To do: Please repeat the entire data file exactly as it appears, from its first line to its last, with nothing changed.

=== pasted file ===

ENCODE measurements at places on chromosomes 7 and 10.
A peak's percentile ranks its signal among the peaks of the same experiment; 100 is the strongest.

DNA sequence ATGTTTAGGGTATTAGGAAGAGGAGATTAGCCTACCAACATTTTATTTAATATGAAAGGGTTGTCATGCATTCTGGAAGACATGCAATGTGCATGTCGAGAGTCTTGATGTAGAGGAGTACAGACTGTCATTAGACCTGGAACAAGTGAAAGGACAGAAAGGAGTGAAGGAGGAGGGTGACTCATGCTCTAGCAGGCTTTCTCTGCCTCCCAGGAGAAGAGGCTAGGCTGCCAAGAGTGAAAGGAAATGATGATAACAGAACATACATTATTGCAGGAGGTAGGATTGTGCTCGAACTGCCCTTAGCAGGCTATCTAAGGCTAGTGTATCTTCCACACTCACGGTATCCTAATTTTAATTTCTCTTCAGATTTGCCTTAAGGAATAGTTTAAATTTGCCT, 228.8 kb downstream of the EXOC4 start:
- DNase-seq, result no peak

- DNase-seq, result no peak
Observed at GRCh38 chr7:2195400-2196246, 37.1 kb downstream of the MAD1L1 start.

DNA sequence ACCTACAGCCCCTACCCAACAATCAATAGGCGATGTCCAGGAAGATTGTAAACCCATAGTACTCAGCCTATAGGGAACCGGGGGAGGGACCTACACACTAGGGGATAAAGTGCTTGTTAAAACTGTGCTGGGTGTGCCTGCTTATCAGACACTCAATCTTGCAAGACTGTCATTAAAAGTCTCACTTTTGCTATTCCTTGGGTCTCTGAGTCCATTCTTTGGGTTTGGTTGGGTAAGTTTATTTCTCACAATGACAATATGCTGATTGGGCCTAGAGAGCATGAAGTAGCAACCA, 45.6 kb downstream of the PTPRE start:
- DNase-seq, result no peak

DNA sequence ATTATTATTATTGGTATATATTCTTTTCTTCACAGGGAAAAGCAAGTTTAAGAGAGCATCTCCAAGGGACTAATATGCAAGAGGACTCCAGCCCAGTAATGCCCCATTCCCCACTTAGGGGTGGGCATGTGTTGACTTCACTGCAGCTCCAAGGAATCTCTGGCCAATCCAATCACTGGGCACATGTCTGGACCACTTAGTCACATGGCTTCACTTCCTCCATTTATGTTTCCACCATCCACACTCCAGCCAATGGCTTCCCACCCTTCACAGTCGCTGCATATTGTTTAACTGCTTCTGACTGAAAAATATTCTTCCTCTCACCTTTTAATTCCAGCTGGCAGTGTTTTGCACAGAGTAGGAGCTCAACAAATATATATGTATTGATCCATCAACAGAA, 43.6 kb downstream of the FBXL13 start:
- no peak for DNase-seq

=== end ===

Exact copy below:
ENCODE measurements at places on chromosomes 7 and 10.
A peak's percentile ranks its signal among the peaks of the same experiment; 100 is the strongest.

DNA sequence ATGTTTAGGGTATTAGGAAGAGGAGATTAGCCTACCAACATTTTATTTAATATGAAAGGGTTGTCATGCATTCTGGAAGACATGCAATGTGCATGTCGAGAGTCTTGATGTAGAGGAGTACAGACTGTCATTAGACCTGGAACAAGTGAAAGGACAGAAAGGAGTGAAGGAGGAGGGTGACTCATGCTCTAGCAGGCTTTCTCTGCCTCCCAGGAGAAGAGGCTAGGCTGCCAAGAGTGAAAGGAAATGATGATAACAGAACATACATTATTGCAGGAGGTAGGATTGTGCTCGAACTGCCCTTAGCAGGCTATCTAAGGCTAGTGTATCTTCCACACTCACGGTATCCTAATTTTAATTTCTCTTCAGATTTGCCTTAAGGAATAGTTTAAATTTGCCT, 228.8 kb downstream of the EXOC4 start:
- DNase-seq, result no peak

- DNase-seq, result no peak
Observed at GRCh38 chr7:2195400-2196246, 37.1 kb downstream of the MAD1L1 start.

DNA sequence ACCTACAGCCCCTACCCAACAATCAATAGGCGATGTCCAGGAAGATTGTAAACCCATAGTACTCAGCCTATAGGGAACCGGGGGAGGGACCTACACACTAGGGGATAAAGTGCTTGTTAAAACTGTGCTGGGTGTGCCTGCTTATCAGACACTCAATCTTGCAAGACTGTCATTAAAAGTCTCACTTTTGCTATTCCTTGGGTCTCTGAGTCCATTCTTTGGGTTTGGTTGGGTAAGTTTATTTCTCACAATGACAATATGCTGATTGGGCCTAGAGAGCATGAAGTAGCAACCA, 45.6 kb downstream of the PTPRE start:
- DNase-seq, result no peak

DNA sequence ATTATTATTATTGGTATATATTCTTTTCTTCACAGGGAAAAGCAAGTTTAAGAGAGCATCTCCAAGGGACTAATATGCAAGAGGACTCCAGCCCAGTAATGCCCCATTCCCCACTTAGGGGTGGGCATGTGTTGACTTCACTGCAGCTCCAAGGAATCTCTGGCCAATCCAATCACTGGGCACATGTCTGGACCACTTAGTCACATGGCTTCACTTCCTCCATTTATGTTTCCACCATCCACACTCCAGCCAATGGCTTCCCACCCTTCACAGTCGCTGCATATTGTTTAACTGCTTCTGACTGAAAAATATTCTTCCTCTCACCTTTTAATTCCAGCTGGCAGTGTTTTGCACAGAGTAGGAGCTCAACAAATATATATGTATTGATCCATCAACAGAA, 43.6 kb downstream of the FBXL13 start:
- no peak for DNase-seq